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Written by Allison Nitch and Tina Potterf
April 23, 2020
The spring signals a crucial period for campuses nationwide: enrollment season. As the entire field of higher education grapples with the abrupt changes and unprecedented challenges brought on by the COVID-19 pandemic and the shift to remote instruction, the dedication and work of Seattle University’s faculty, staff and administration have contributed greatly to this year’s recruitment and retention efforts.
Seattle University was one of the first institutions in the nation to transition to remote instruction—on March 9, prior to the end of winter quarter—and begin putting in place the necessary infrastructure and support services to continue in a virtual environment for the remainder of the academic year.
“We welcomed 54 new transfer/post-baccalaureate students this spring, exceeding expectations,” says Melore Nielson, interim vice president for Enrollment Management and dean of Admissions. Of that, 27 are enrolled in majors in the College of Arts and Sciences, with 19 students from Albers and eight in the College of Science and Engineering.
While the news around transfer student retention is positive, it is projected that Seattle U will be down a net of 20 undergraduates—or about 0.5% of what was anticipated before the COVID-19 disruptions—this quarter. Although numbers are not final at this time, “we have seen some slight additional attrition in the continuing undergraduate numbers since the second day of class,” says Robert Duniway, associate vice president for Institutional Effectiveness and Institutional Research.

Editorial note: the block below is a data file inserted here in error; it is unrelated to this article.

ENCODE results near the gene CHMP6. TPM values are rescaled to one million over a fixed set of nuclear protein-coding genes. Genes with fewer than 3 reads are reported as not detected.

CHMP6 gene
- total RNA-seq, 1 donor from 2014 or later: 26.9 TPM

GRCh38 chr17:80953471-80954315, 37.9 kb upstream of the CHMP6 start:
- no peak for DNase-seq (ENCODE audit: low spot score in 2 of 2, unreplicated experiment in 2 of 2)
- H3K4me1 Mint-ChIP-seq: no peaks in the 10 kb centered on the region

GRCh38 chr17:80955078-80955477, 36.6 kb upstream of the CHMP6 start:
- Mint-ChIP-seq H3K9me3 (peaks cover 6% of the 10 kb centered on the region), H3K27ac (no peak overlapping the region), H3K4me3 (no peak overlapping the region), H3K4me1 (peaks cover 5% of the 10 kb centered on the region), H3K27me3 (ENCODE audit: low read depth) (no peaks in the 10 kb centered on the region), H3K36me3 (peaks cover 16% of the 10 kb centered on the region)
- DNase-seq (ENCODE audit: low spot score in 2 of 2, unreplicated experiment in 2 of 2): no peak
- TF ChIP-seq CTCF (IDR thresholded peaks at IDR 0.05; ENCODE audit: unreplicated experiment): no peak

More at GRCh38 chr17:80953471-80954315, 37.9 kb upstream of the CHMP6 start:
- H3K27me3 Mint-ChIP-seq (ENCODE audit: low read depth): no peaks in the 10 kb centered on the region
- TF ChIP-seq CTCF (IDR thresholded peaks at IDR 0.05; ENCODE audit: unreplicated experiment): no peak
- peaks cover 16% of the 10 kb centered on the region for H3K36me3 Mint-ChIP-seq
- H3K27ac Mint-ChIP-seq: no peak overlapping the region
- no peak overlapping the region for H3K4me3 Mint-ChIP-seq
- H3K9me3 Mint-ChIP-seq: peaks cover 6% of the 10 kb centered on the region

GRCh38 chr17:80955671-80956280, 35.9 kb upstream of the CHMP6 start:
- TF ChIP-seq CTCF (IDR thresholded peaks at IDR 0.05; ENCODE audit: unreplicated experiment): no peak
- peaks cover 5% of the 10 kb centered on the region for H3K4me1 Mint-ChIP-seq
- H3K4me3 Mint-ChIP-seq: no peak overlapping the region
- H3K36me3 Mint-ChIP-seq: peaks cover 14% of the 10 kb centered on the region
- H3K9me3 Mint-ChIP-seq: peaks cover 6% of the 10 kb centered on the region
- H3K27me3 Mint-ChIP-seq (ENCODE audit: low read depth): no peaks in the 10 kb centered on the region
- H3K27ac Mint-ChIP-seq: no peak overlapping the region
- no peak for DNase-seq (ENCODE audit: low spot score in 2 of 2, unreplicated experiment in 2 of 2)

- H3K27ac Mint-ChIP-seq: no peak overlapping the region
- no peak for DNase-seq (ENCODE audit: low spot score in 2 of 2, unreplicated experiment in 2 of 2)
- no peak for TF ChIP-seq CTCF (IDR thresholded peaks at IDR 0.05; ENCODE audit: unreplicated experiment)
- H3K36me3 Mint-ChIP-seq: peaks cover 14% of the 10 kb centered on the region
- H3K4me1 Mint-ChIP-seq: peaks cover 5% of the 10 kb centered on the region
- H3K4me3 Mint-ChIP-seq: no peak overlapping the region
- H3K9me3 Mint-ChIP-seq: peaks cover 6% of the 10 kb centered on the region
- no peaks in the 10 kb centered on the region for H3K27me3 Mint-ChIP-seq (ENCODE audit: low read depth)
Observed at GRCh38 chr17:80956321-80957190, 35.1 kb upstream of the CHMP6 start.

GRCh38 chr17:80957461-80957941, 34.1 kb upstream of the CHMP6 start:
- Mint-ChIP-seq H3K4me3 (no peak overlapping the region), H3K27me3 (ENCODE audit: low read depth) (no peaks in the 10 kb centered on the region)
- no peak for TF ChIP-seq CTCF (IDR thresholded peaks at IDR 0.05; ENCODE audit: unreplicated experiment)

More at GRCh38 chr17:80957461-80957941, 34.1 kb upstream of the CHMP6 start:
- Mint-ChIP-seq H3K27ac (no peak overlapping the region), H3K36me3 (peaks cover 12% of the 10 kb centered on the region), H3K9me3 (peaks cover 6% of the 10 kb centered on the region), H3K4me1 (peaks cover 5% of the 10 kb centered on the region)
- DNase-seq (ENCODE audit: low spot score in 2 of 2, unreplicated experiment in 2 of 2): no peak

“The quality of our academic and student experience and the way in which we support our students matters more than ever in this difficult and uncertain time of crisis,” says Provost Shane P. Martin. “Seattle U’s number one value is putting the good of students first. In many ways, we are ahead of the curve because of our exemplary faculty. With imagination and creativity, they continue to deliver an exceptional education for our students in this new normal.”
Initiatives and efforts to recruit and retain students include:
Frank Shih, associate professor of mechanical engineering and president of Academic Assembly, says faculty are showing resourcefulness and resiliency in adapting to the new way of teaching and doing so with creativity and care for their students.
“(Our faculty) rose to the challenge and are doing so admirably, showing care and providing a quality educational experience for our students,” he says.
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